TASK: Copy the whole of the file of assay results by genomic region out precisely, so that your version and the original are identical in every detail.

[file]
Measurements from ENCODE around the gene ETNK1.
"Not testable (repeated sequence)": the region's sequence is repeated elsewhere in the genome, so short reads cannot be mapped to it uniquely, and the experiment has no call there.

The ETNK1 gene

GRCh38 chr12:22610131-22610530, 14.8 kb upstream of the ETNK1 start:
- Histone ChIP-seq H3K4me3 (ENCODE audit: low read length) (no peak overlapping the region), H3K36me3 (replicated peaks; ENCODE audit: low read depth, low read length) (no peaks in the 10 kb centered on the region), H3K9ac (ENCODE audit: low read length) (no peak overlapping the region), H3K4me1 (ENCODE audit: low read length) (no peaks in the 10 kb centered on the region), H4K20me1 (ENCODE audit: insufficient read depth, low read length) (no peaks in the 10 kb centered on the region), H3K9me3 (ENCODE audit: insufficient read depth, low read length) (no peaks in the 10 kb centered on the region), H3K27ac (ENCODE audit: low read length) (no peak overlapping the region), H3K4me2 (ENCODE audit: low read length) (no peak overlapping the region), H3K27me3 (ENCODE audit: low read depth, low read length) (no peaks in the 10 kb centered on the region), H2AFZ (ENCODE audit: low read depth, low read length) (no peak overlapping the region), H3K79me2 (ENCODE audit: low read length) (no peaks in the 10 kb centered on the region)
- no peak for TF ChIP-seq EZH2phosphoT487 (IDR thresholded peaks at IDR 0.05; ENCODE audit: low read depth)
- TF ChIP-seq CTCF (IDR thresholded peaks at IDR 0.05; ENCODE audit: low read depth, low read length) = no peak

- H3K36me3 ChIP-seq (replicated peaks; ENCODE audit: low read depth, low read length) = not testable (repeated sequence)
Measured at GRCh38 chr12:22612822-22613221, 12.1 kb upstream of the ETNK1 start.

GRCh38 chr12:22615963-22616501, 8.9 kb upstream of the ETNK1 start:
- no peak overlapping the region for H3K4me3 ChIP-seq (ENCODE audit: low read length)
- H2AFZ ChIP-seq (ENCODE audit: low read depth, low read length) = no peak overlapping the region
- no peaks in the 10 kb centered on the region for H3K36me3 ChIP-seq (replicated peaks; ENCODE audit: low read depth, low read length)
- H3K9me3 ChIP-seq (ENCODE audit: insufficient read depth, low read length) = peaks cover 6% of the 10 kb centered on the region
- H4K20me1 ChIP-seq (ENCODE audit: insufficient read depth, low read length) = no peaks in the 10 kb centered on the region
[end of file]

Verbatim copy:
Measurements from ENCODE around the gene ETNK1.
"Not testable (repeated sequence)": the region's sequence is repeated elsewhere in the genome, so short reads cannot be mapped to it uniquely, and the experiment has no call there.

The ETNK1 gene

GRCh38 chr12:22610131-22610530, 14.8 kb upstream of the ETNK1 start:
- Histone ChIP-seq H3K4me3 (ENCODE audit: low read length) (no peak overlapping the region), H3K36me3 (replicated peaks; ENCODE audit: low read depth, low read length) (no peaks in the 10 kb centered on the region), H3K9ac (ENCODE audit: low read length) (no peak overlapping the region), H3K4me1 (ENCODE audit: low read length) (no peaks in the 10 kb centered on the region), H4K20me1 (ENCODE audit: insufficient read depth, low read length) (no peaks in the 10 kb centered on the region), H3K9me3 (ENCODE audit: insufficient read depth, low read length) (no peaks in the 10 kb centered on the region), H3K27ac (ENCODE audit: low read length) (no peak overlapping the region), H3K4me2 (ENCODE audit: low read length) (no peak overlapping the region), H3K27me3 (ENCODE audit: low read depth, low read length) (no peaks in the 10 kb centered on the region), H2AFZ (ENCODE audit: low read depth, low read length) (no peak overlapping the region), H3K79me2 (ENCODE audit: low read length) (no peaks in the 10 kb centered on the region)
- no peak for TF ChIP-seq EZH2phosphoT487 (IDR thresholded peaks at IDR 0.05; ENCODE audit: low read depth)
- TF ChIP-seq CTCF (IDR thresholded peaks at IDR 0.05; ENCODE audit: low read depth, low read length) = no peak

- H3K36me3 ChIP-seq (replicated peaks; ENCODE audit: low read depth, low read length) = not testable (repeated sequence)
Measured at GRCh38 chr12:22612822-22613221, 12.1 kb upstream of the ETNK1 start.

GRCh38 chr12:22615963-22616501, 8.9 kb upstream of the ETNK1 start:
- no peak overlapping the region for H3K4me3 ChIP-seq (ENCODE audit: low read length)
- H2AFZ ChIP-seq (ENCODE audit: low read depth, low read length) = no peak overlapping the region
- no peaks in the 10 kb centered on the region for H3K36me3 ChIP-seq (replicated peaks; ENCODE audit: low read depth, low read length)
- H3K9me3 ChIP-seq (ENCODE audit: insufficient read depth, low read length) = peaks cover 6% of the 10 kb centered on the region
- H4K20me1 ChIP-seq (ENCODE audit: insufficient read depth, low read length) = no peaks in the 10 kb centered on the region